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KAZAKHSTAN DISCUSSES WTO MEMBERSHIP WITH U.S., CANADA. At the end of April A Kazakh delegation headed by Deputy Minister of Industry and Trade Galym Orazbakov visited Washington and Ottawa in late April to discuss Kazakhstan's entry into the World Trade Organization (WTO), reported on 7 May, quoting the official news agency Kazinform. Talks at the Canadian Ministry of Foreign Affairs and International Trade reportedly focused on Kazakhstan's access to markets in goods and services; technical barriers to trade and investment; standardization and certification issues; and the "unified economic space" being developed by Russia, Kazakhstan, Ukraine, and Belarus. The countries participating in this scheme expect that it will not affect their chances of joining the WTO as individual states. Discussions in Washington focused on protecting intellectual property and on Kazakhstan's accession to a number of international trade agreements. According to the report, the Kazakh delegation left U.S. officials with an understanding of the issues hindering Kazakhstan's accession to the WTO, and both sides agreed it is time to move from general discussions to talks on commercial interests. BB

WASHINGTON REPORTEDLY WANTS TWO UKRAINIAN BATTALIONS IN IRAQ. The United States has proposed that Ukraine deploy at least one command-center brigade and two troop battalions to Iraq to join the coalition's stabilization effort, Interfax reported on 7 May, quoting Anatoliy Hrytsenko, head of the Kyiv-based Razumkov Center for Economic and Political Studies. Hrytsenko was part of a Ukrainian delegation in Washington recently for talks with the U.S. administration. "The U.S. considers it a real step toward America, a chance for later serious political support to Ukraine on the path to NATO," Hrytsenko said. "The Americans put the questions like this, 'If you are willing, then seek opportunities.' If we do not use this chance, no one knows when the next one will come." Ukraine's Foreign Ministry confirmed on 6 May that Kyiv has been invited to contribute troops to the stabilization forces in Iraq (see "RFE/RL Newsline," 6 May 2003). JM

UKRAINIAN PROSECUTOR SENTENCED, AMNESTIED IN CASE OF SLAIN JOURNALIST. A court in Kyiv on 6 May sentenced Serhiy Obozov, a former public prosecutor in Tarashcha Raion, Kyiv Oblast, to 2 1/2 years in prison for abuse of office and forgery in connection with the case of slain Internet journalist Heorhiy Gongadze, whose headless body was found near Tarashcha in November 2000 (see "RFE/RL Newsline," 16 November 2000), Interfax reported. The court found Obozov guilty of violating proper procedure and falsifying documents connected with the case. Simultaneously, the court excused Obozov from punishment, saying he was protected by an amnesty law at the time he committed his crimes. JM

LATVIA ENDS REQUIREMENT TO PROVE POSSESSION OF HEALTH, LIFE INSURANCE AT THE BORDER. The cabinet issued a directive on 6 May ordering the halt to the requirement that foreigners prove at the border they possess valid health and life insurance before entering Latvia, BNS reported. The practice, which was implemented on 1 May as part of a new immigration law, attracted the attention of the government after the Lithuanian Foreign Ministry formally protested that Latvian border guards were refusing to recognize policies issued by Lithuanian insurance companies and were demanding that travelers take out insurance with Latvian companies. Prime Minister Einars Repse said the immigration law does not stipulate how the existence of such insurance policies should be checked, and that doing so is "irrational and impossible." The requirement did not apply to citizens of Finland, Sweden, Estonia, and Ukraine, as Latvia has signed reciprocity agreements with these countries. SG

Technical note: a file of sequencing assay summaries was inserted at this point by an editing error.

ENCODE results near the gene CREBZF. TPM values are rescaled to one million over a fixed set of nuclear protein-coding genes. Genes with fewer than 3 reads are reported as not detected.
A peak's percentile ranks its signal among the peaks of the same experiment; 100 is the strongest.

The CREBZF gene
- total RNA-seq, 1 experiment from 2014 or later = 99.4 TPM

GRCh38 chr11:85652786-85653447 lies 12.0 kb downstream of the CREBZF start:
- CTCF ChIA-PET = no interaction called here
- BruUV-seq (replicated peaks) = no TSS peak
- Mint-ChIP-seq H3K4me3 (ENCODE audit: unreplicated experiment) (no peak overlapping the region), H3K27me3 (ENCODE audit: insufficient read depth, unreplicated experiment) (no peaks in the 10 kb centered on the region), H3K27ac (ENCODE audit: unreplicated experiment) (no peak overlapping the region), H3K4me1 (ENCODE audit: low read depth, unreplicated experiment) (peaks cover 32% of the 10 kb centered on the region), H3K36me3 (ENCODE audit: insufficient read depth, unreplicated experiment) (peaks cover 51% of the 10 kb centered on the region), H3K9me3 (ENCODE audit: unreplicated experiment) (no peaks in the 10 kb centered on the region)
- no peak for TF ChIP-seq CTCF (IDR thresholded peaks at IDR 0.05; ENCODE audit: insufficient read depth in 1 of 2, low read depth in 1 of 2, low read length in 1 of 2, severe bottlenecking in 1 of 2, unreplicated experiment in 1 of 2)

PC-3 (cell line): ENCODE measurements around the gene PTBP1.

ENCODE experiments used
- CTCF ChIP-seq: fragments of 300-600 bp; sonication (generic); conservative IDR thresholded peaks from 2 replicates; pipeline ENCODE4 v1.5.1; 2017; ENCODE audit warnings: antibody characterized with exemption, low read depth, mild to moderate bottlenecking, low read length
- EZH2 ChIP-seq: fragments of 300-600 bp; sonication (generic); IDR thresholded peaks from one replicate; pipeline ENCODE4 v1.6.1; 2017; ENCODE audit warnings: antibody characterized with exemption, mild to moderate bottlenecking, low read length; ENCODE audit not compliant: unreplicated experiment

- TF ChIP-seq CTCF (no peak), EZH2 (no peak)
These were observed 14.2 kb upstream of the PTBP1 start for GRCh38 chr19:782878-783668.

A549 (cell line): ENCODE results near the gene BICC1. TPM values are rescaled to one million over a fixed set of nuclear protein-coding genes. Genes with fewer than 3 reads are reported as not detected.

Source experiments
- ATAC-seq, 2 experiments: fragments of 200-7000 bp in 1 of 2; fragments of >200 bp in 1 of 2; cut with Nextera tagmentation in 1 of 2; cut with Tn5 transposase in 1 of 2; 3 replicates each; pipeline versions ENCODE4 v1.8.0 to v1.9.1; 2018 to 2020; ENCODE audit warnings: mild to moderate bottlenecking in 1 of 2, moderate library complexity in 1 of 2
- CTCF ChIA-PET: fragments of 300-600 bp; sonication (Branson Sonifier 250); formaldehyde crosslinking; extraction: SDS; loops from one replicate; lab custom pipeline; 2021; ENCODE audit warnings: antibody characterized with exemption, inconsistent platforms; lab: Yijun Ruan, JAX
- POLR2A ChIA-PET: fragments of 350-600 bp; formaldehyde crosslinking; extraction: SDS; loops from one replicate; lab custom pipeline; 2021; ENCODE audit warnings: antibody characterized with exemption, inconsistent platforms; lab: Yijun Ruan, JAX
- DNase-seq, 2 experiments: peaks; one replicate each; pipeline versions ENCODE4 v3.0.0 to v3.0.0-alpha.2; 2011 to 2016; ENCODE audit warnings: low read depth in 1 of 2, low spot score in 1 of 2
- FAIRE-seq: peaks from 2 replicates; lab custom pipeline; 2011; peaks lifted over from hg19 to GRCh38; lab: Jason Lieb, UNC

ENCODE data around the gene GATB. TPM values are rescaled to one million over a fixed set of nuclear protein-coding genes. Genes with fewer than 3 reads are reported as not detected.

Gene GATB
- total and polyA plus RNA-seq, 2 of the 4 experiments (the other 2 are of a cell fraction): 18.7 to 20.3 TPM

SWEDISH PRIME MINISTER SAYS EU WILL LISTEN TO LITHUANIAN PROPOSALS. Gorran Persson held meetings with Prime Minister Brazauskas, parliament Chairman Arturas Paulauskas, and President Paksas during a brief visit to Vilnius on 6 May, BNS reported. The premiers stressed the need for greater cooperation among the Baltic and Nordic countries, saying that the small countries in the EU can accomplish more if they work together. Persson said Lithuania's voice in the EU will be heard if it presents constructive and well-grounded proposals. He said it would be a tragedy if Lithuania failed to approve EU membership in its upcoming referendum, as enlargement is needed both for current EU members and for those slated for accession. Persson also said Lithuania could play a key role in the EU's "New Neighbors" initiative in relation to Belarus, Ukraine, and Moldavia. SG

POLAND WANTS UN MANDATE FOR STABILIZATION FORCES IN IRAQ... Following his talks with U.S. Secretary of State Colin Powell in Washington on 6 May, Polish Foreign Minister Wlodzimierz Cimoszewicz told journalists that Poland will need a UN Security Council mandate to participate in the stabilization forces in Iraq, Reuters reported. "We believe that we need that kind of resolution. I understand that in the days ahead there will be some initiatives opening the way to such a resolution," Cimoszewicz said. He stressed that Poland also wants as many European countries as possible to join Polish troops in the stabilization effort in Iraq. "We need to invite and encourage as many as possible of our foreign partners to join us in Iraq, and Poland is very interested in arriving at such a situation," Cimoszewicz said. Cimoszewicz's statement appeared to significantly modify Polish Defense Minister Jerzy Szmajdzinski's earlier proposal that Polish soldiers in Iraq team up with German and Danish troops (see "RFE/RL Poland, Belarus, and Ukraine Report," 6 May 2003). Cimoszewicz also confirmed reports that U.S. President George W. Bush will visit Poland on his way to Russia later this month. Polish Radio reported that Bush will be in Krakow on 30 May. JM